It was not just the world of mathematics which was turned upsidedown during this period. This was the time of the Russian revolution, and the turmoil and terror that followed. Naming Infinity tells extraordinary stories of the dedication with which these mathematicians worked, continuing their seminars through terrible poverty and hunger, and even bitter cold.
In times of political oppression, as in Stalin’s Russia, it is comforting to think of mathematicians and scientists as the innocent victims of the political ideologues. So the most troubling chapter of the book concerns the socalled Luzin affair. The mathematician Nikolai Luzin found himself not only pursued by the Soviet authorities for his supposed counterrevolutionary activity, but also denounced and betrayed by his colleagues and pupils. To modern eyes, it seems almost incomprehensible that Aristotle and Plato’s debate about the foundations of mathematics could be dragged into the the swirl of political and ideological intolerance, and all the accompanying suspicion and hatred. But it was, all the same. The Moscow School of Mathematics was condemned for its supposed beourgois and antiSoviet tendencies, while the Name Worshippers, having already been declared heretical by the Church, now found themselves pursued by the State.
History and Mathematics
Naming Infinity is a short book about the history of mathematics, and as such it is excellent. It relates with great clarity and humanity a chapter in the history of our subject which was previously unfamiliar to me. The interplay of mathematical and religious ideas is fascinating, and the story of mathematics flourishing in such adverse conditions is at once tragic and inspiring.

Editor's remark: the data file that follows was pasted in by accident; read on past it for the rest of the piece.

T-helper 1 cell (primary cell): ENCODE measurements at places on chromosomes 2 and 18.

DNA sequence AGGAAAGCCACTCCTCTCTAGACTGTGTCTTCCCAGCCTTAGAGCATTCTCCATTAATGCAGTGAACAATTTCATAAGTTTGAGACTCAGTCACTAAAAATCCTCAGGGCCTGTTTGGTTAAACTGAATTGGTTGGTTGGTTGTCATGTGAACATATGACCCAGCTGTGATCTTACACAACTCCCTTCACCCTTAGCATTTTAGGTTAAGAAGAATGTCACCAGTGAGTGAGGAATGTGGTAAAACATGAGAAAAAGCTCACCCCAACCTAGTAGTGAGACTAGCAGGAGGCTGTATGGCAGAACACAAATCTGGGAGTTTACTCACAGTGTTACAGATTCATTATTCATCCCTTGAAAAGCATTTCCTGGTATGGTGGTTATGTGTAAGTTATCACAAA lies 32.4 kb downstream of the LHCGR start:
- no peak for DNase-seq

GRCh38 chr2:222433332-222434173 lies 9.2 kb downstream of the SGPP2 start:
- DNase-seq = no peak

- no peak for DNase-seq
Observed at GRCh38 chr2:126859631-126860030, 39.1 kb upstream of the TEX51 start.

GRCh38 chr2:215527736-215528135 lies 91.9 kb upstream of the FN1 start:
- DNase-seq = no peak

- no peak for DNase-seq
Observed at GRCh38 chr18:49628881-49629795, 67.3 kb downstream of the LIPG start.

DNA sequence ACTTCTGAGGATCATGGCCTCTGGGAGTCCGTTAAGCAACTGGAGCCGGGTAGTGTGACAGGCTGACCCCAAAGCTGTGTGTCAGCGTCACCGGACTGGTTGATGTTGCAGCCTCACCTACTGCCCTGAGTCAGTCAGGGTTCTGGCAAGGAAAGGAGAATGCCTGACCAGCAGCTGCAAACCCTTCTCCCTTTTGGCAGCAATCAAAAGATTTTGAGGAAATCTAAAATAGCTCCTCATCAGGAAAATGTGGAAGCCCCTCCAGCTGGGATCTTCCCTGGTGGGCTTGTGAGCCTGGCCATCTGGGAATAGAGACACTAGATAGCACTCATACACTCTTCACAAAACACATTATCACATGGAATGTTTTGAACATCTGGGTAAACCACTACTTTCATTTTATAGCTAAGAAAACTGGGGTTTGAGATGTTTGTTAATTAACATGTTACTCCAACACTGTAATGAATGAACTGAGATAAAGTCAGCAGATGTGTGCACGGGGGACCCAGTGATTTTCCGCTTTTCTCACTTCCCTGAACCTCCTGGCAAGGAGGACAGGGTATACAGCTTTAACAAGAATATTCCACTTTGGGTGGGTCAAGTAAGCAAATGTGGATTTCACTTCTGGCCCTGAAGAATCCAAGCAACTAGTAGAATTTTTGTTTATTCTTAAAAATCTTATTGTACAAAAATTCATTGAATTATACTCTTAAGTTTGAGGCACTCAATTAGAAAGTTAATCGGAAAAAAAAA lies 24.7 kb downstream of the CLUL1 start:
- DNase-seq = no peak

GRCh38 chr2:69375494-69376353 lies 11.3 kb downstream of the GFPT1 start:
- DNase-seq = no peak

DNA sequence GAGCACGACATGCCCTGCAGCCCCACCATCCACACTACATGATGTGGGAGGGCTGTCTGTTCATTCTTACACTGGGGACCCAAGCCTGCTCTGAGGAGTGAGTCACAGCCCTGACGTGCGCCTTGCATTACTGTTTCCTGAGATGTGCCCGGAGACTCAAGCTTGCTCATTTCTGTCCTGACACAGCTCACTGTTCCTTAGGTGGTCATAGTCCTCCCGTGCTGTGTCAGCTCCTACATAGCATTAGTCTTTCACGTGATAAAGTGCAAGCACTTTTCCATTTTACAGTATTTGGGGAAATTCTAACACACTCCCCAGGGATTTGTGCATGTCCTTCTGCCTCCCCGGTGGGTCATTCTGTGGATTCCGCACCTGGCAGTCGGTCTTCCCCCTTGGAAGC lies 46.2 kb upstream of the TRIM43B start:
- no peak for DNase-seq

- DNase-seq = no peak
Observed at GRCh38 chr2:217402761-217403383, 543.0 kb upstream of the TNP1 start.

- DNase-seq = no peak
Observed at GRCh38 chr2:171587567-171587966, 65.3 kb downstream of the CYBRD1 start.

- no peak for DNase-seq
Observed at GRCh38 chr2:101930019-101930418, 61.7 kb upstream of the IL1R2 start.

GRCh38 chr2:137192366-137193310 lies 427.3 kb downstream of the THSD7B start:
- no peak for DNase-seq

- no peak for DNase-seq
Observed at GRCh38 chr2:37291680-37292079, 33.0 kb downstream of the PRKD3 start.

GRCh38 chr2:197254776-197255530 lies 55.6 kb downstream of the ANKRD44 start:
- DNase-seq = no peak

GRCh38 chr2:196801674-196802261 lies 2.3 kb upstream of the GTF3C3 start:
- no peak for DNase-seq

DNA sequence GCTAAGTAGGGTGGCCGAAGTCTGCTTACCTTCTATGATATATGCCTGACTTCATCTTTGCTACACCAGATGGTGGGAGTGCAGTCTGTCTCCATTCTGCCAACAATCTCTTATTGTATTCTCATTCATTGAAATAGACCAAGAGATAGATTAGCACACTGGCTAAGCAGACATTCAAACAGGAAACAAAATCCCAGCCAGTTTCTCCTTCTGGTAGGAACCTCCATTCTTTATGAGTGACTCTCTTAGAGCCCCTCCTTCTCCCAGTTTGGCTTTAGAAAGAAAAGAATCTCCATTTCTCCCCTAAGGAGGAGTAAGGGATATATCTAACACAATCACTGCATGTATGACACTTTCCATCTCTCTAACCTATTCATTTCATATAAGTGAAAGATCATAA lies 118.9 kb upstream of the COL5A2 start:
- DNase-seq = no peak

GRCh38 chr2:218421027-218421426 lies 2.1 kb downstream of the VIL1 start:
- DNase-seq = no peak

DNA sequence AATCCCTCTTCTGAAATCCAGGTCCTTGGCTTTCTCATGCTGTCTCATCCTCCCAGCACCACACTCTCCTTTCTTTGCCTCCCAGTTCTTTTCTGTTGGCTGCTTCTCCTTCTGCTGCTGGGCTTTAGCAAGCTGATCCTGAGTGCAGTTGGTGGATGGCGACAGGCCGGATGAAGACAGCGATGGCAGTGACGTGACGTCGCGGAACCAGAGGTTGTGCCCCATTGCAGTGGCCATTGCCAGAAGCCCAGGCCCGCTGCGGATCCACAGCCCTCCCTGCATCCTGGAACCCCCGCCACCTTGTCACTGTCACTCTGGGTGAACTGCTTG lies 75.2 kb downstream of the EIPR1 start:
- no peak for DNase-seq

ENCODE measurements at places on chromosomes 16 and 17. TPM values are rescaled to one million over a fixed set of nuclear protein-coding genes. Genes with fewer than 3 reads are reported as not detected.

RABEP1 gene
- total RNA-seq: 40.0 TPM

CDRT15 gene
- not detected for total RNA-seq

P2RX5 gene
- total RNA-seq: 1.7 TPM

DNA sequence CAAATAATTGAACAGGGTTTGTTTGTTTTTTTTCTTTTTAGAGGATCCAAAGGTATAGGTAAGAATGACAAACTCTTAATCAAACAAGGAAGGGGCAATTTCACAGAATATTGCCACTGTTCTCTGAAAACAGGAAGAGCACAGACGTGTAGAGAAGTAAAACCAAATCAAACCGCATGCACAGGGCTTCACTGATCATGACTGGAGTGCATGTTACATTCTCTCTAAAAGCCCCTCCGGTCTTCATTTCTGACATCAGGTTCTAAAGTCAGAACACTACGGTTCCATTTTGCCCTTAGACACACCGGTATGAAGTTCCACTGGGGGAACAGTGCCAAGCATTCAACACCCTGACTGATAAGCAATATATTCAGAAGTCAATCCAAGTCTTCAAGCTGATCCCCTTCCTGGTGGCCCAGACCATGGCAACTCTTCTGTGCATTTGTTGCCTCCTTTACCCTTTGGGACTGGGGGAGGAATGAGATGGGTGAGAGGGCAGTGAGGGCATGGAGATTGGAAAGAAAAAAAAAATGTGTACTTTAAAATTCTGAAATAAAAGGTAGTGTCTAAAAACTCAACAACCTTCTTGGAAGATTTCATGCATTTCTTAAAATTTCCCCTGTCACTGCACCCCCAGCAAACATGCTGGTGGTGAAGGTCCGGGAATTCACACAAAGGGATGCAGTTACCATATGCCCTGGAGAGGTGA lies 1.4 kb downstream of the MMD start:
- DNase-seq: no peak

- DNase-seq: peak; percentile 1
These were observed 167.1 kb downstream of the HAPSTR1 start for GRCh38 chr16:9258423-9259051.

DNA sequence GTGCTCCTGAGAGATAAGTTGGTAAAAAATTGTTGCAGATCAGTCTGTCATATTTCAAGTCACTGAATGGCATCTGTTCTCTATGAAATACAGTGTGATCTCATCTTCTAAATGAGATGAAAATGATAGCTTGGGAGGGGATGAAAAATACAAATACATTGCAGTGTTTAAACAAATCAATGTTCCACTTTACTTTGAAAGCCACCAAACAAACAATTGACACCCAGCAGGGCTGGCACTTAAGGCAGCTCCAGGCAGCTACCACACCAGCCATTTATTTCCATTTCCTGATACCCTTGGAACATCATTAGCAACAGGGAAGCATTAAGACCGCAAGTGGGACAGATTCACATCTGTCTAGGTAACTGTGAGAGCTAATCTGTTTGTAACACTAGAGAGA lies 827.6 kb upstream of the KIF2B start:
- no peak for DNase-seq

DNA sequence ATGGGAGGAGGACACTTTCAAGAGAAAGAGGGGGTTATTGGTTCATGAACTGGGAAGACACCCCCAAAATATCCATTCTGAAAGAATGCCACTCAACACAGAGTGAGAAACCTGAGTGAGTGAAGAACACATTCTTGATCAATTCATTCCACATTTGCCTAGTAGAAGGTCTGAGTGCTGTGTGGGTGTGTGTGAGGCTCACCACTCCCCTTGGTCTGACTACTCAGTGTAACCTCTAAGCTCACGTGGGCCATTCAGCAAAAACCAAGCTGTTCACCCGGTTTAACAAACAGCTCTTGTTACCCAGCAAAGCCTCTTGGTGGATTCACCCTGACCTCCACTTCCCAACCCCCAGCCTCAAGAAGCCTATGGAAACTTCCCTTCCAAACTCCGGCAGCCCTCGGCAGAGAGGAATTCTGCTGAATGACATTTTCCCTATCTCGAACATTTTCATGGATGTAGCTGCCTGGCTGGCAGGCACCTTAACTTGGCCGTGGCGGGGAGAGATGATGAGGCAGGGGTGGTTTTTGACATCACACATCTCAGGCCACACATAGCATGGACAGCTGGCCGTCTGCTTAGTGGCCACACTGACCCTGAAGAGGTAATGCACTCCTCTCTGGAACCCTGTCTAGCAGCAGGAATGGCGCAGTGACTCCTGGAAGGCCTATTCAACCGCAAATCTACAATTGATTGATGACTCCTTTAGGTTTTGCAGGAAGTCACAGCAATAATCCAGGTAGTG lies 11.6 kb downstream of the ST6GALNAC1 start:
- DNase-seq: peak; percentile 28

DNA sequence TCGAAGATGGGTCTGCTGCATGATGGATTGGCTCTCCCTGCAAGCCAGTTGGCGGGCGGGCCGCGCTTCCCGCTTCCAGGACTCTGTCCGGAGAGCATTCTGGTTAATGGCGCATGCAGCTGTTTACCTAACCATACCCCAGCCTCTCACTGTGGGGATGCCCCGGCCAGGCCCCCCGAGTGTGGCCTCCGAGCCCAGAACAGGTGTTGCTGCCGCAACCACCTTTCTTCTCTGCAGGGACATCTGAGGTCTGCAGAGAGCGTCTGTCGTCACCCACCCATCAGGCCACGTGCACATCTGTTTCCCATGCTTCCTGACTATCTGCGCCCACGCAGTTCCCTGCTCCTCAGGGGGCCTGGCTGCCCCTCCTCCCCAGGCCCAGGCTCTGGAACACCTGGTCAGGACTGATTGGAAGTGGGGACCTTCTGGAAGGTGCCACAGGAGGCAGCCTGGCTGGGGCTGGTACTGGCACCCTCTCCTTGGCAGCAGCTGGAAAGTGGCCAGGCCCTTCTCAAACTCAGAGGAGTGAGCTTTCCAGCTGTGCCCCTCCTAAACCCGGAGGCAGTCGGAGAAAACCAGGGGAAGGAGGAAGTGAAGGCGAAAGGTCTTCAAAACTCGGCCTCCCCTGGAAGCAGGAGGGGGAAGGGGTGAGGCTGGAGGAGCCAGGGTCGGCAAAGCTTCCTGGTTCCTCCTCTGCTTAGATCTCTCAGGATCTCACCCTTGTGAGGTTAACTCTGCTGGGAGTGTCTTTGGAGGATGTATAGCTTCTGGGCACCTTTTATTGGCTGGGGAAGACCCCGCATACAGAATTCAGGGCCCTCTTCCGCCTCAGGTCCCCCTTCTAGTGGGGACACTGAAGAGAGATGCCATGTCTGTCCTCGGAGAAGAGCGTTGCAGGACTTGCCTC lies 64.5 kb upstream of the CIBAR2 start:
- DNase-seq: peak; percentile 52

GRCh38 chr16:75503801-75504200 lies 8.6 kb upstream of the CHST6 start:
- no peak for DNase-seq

In purely historical terms, the book takes a terrifying slice through Stalin’s Russia. It describes the lives of just a few individuals, behind whom can be imagined hundreds of thousands of others, whose stories will very likely never been heard. The history is told with a respect for the main characters, neither indulgently excusing their crimes, nor wrenching them from their historical context.
I do have a quibble though, and that is in the book’s account of the mathematics itself. I cannot say that I really got a sense of what the breakthroughs of the principle characters really were. To my mind, too little time is spent on that side of the tale. In the end, I took to reading it in parallel with some old lecture notes on descriptive set theory. That was a hugely satisfying combination, but not one I can suggest to my nonmathematical friends and family, much as I would like to recommend them this book.
Perhaps I am wrong, but I can’t help feeling that a nonmathematical reader might be rather bemused by some of the technical terms in the book, which tend to come and go, without ever being fully fleshed out. The continuum hypothesis, for instance, begins centre stage, but then disappears from view over the course of the book. While mathematically understandable, I can’t help worrying that this might perplex the reader who wishes to understand the many intellectual triumphs which lie behind the human tragedy.